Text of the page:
Thursday, June 17, 2021

Equality

 I find this Aeon article by Kim Sterelny, on the origin of social inequality, to be utterly baffling. The 'egalitarian' society is represented by mobile foragers who (as the article explicitly notes) consist of tiny groups. This equality is slowly disrupted by the development of clans (i.e., extensive families acting as such) and skill specialization. These are, Sterelny says, "scaffolds of inequality", which begins to accelerate once people start settling down into villages and begin storing food.

One would expect from this the obvious conclusion: it is not really possible for us to have an egalitarian society anymore, because the only known cases require tiny mobile populations who don't specialize heavily, don't store food, and don't closely cooperate on a large scale. And that indeed seems to be the conclusion, with a bit of a crude tone-down thrown out at the very end: maybe, maybe, new "social technologies" can mitigate inequality, a hope that seems rather tenuous given that the article also explicitly notes that they are currently being used by people in power to surveil and control everyone else.

Sterelny's article, which is much more speculative in character than the author sometimes makes it sound, makes a common error by assuming 'equality' to be univocal, in this case across no less than three hundred thousand years. Mobile foragers are not 'equal' in any political or social sense that we would normally recognize, although one can identify things in which they would themselves recognize that they make no differences between people or groups. Stable farm-village life changes entirely what kind of 'equality' is even on the table. Market cities change it yet again. Nation-states change it again. The point is not that you can't identify ways in which one form has equality that you don't find in other forms; it's that you can do this for every form and all the kinds of equality are different. You have to have measurable wealth even to have a notion of relative equality in wealth; you have to have a society with a conception of juridical rights to have one in which everyone has equality in right before the law; equality and inequality in a feudal society simply do not mean the same thing as equality and inequality in a consumerist society. Equality and inequality are a matter of how people are related to each other; make a significant change in how people can be related to each other and you change what is relevant to discussion of equality and inequality. Sterelny is not describing changes in how egalitarian a society is; he's just describing changes in the form the society takes.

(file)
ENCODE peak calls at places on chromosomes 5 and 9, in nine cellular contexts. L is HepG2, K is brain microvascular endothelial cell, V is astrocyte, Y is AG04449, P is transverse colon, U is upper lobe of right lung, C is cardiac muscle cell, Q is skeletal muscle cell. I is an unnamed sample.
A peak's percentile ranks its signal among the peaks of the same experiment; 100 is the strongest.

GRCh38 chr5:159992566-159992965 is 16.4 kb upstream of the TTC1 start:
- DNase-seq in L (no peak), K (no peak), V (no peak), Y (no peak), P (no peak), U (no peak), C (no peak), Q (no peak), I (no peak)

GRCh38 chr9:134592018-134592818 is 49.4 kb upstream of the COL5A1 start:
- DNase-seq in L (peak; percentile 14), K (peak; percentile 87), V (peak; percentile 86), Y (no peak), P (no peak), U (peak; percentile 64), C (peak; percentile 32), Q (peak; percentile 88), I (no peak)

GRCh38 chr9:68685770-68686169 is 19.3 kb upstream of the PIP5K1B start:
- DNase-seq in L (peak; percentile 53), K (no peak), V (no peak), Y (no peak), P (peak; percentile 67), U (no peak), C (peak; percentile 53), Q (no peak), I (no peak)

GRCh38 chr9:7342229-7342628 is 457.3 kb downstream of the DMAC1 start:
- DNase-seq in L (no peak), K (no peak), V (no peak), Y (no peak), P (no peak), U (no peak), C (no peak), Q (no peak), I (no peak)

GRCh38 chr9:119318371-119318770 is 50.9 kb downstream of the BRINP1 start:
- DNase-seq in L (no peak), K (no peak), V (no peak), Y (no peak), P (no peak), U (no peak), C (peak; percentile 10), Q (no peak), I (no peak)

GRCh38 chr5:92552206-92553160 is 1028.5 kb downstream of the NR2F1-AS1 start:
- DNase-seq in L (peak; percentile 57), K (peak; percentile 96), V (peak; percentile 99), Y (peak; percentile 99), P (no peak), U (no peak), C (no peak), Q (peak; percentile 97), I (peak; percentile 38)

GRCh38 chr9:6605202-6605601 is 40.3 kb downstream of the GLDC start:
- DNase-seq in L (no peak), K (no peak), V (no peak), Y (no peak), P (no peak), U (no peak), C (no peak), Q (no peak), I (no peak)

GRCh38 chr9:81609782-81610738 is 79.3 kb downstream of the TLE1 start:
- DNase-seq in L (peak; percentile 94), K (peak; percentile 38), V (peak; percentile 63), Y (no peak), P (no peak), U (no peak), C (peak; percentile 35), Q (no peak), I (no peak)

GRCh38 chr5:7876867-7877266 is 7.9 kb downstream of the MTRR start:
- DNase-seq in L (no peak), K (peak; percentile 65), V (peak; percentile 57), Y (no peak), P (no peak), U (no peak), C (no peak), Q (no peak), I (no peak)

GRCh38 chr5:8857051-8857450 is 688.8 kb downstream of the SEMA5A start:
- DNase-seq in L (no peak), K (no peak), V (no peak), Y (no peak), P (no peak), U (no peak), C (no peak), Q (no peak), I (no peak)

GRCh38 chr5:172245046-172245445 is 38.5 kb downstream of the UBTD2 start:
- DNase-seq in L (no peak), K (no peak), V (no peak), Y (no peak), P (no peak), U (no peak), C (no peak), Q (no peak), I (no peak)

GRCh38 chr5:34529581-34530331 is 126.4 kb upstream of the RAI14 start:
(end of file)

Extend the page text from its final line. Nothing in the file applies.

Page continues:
No comments:

Post a Comment

Please understand that this weblog runs on a third-party comment system, not on Blogger's comment system. If you have come by way of a mobile device and can see this message, you may have landed on the Blogger comment page, or the third party commenting system has not yet completely loaded; your comments will only be shown on this page and not on the page most people will see, and it is much more likely that your comment will be missed.